The same sentence that describes the familiarity of her face also mentions her “bare coffee-colored feet motionless on the bare floor” (as opposed to their behavior in the next chapter, which finds “her bare coffee-colored feet wrapped around [a] chair rung”).  At one point, she holds a match “in one coffee-colored and doll-like hand.”  Her eyes, although not themselves in any way coffee-like, do appear “like two shoe buttons in the myriad wrinkles of her”—yes—“coffee-colored face.”

No other such phrase gets puts through its paces nearly so vigorously, although one lad sketched in Chapter 6 as a “slack-mouthed saddle-colored boy” reappears in Chapter 9 to be once again uncharitably described as having a “saddle-colored and slack-mouthed idiot face.”  Other like-worded points along the skin-tone continuum include a “white-colored man,” a “light-colored negro,” a “bright-colored boy,” a woman with “parchment-colored skin,” and a little girl with “magnolia-colored arms.”  One female character is pictured on page 244 with “lank iron-colored hair,” which the author must have thought pretty follicularly spot-on, since an individual “lank iron-colored strand of hair” gets its own mention two pages later.

Other items beneath the “blank-colored” umbrella are a “leaf-colored and threadbare coat,” “rose-colored candle shades,” and some rather frightening-sounding “violently-colored candy.”  Most lysergically colorful of all is a mention of one character’s “journey accompanied by the raspberry-colored elephants and snakes”—which I think are the hallucinatory delusions of Sutpen’s alcoholic father, although trying to contextualize any given phrase in Absalom, Absalom! can be much like attempting to get one’s bearings in a hedge maze as dusk approaches.  (Particularly when the sentence in question is one of those 500-word doozies.**)  So, as to the exact provenance of those fruity elephants, color me uncertain.

• • •

*She is, in the full description, a—natch—“grim coffee-colored woman” (emphasis mine).

**537 words, by my count, although it is once again a sentence that contains parenthetical material with periods in it.  (I have also seen it punctuated differently—albeit even less coherently—in another version of the book that I viewed online.)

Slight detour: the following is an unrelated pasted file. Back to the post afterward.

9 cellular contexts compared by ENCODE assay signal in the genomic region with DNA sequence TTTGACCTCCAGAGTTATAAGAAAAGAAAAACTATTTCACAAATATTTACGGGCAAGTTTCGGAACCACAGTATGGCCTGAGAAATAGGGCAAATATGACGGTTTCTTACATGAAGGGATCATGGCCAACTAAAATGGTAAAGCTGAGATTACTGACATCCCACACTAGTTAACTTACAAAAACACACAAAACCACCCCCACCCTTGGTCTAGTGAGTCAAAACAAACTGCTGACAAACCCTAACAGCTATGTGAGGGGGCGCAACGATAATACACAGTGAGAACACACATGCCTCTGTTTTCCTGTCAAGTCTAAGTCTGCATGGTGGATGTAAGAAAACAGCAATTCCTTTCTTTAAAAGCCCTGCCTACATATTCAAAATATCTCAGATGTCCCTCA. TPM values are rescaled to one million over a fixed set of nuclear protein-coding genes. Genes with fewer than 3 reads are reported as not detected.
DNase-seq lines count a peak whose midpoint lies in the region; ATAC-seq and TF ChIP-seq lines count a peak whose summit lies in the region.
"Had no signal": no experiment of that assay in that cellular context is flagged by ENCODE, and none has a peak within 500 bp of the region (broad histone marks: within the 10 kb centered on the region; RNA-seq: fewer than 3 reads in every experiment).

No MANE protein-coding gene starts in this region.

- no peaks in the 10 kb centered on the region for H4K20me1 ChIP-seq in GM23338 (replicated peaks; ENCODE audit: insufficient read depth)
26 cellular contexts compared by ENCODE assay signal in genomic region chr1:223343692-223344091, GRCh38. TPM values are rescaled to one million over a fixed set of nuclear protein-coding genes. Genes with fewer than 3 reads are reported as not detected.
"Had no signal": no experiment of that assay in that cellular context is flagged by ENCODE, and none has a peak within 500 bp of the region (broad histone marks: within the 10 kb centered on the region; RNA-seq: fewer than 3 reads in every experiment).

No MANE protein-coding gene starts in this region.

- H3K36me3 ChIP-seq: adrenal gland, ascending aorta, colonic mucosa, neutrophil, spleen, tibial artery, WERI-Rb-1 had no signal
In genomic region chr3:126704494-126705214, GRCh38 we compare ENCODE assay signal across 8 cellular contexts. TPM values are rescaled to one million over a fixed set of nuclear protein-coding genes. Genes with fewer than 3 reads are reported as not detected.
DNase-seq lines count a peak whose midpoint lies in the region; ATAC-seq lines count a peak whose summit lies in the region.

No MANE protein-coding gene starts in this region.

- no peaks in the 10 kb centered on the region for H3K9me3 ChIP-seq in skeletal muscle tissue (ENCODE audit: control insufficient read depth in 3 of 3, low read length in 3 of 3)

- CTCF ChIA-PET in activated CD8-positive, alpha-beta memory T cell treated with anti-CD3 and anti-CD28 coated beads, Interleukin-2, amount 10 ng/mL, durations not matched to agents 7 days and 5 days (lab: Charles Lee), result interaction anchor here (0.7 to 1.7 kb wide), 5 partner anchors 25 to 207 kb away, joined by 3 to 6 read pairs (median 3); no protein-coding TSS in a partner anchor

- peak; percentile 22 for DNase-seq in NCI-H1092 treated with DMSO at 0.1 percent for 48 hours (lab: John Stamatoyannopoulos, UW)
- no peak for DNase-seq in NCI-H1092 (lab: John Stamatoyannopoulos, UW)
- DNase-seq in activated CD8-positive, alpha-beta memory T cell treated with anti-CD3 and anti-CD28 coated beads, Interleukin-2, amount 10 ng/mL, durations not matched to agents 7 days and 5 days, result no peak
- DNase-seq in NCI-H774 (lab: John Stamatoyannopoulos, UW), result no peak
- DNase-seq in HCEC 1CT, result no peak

Before the Storm

Keep-calm-and-carry-on-scanHowever it came to pass that a rediscovered WWII-era motivational slogan became the wildly prolific progenitor to seemingly thousands of mutant variations, there is now no end to signs, buttons, T-shirts, etc., telling us to “Keep Calm” and fill in the blank as the case may be.  As it happens, the original poster was designed in Britain in 1939, only three short years after Absalom, Absalom! was itself first published.  This interesting coincidence is, of course, neither interesting nor what anyone would define as a “coincidence,” but it will serve nevertheless as the rickety scaffolding from which I will launch into a number of wisecracks about how much William Faulkner likes to use the word calm.

There are a lot of “impenetrable faces” in Absalom, Absalom!, as has been mentioned elsewhere, and those impenetrable faces are usually of the calm variety—whether it’s “that calm absolutely impenetrable face,” “the impenetrable, the calm, the absolutely serene face” or, combining the both for a whole that is indeed no greater the sum of its parts, “two calm impenetrable faces.”

For all the fury going on around them, the book’s characters maintain surprisingly relaxed kissers (even if not always impenetrably so)—Absalom!’s provincial puritan Henry has a sister, Judith, who is alternately described as having a “calm face,” a “calm frozen face,” and a “face calm cold and tranquil.”  This is, genetically, to be expected, since Henry and Judith’s mother, Ellen, has, at various times, a “face white and calm” and a “face absolutely calm.”  (Henry himself has a touch of the same DNA, with his own “cold calm face.”)